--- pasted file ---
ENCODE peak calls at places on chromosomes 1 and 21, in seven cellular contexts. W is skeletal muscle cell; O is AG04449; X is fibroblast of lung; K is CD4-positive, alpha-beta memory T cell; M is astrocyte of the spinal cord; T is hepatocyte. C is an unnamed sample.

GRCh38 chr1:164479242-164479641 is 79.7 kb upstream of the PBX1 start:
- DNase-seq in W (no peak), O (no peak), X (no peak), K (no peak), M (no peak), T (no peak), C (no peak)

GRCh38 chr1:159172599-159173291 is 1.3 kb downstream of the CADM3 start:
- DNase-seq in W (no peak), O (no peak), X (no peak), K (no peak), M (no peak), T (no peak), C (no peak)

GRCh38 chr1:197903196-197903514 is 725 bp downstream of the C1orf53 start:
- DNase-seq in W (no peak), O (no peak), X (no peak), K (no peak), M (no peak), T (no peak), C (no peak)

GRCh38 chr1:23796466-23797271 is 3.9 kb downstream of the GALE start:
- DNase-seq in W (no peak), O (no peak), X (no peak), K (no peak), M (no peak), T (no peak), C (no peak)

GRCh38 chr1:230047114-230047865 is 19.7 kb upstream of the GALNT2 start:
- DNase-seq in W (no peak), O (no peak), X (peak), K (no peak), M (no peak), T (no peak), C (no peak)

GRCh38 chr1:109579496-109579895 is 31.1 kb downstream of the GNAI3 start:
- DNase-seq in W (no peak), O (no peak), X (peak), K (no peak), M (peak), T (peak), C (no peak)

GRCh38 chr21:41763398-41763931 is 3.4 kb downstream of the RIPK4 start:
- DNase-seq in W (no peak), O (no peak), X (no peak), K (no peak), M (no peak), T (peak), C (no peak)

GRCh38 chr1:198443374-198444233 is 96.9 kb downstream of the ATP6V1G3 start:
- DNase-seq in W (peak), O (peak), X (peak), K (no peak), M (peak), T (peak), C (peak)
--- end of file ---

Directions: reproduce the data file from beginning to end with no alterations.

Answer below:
ENCODE peak calls at places on chromosomes 1 and 21, in seven cellular contexts. W is skeletal muscle cell; O is AG04449; X is fibroblast of lung; K is CD4-positive, alpha-beta memory T cell; M is astrocyte of the spinal cord; T is hepatocyte. C is an unnamed sample.

GRCh38 chr1:164479242-164479641 is 79.7 kb upstream of the PBX1 start:
- DNase-seq in W (no peak), O (no peak), X (no peak), K (no peak), M (no peak), T (no peak), C (no peak)

GRCh38 chr1:159172599-159173291 is 1.3 kb downstream of the CADM3 start:
- DNase-seq in W (no peak), O (no peak), X (no peak), K (no peak), M (no peak), T (no peak), C (no peak)

GRCh38 chr1:197903196-197903514 is 725 bp downstream of the C1orf53 start:
- DNase-seq in W (no peak), O (no peak), X (no peak), K (no peak), M (no peak), T (no peak), C (no peak)

GRCh38 chr1:23796466-23797271 is 3.9 kb downstream of the GALE start:
- DNase-seq in W (no peak), O (no peak), X (no peak), K (no peak), M (no peak), T (no peak), C (no peak)

GRCh38 chr1:230047114-230047865 is 19.7 kb upstream of the GALNT2 start:
- DNase-seq in W (no peak), O (no peak), X (peak), K (no peak), M (no peak), T (no peak), C (no peak)

GRCh38 chr1:109579496-109579895 is 31.1 kb downstream of the GNAI3 start:
- DNase-seq in W (no peak), O (no peak), X (peak), K (no peak), M (peak), T (peak), C (no peak)

GRCh38 chr21:41763398-41763931 is 3.4 kb downstream of the RIPK4 start:
- DNase-seq in W (no peak), O (no peak), X (no peak), K (no peak), M (no peak), T (peak), C (no peak)

GRCh38 chr1:198443374-198444233 is 96.9 kb downstream of the ATP6V1G3 start:
- DNase-seq in W (peak), O (peak), X (peak), K (no peak), M (peak), T (peak), C (peak)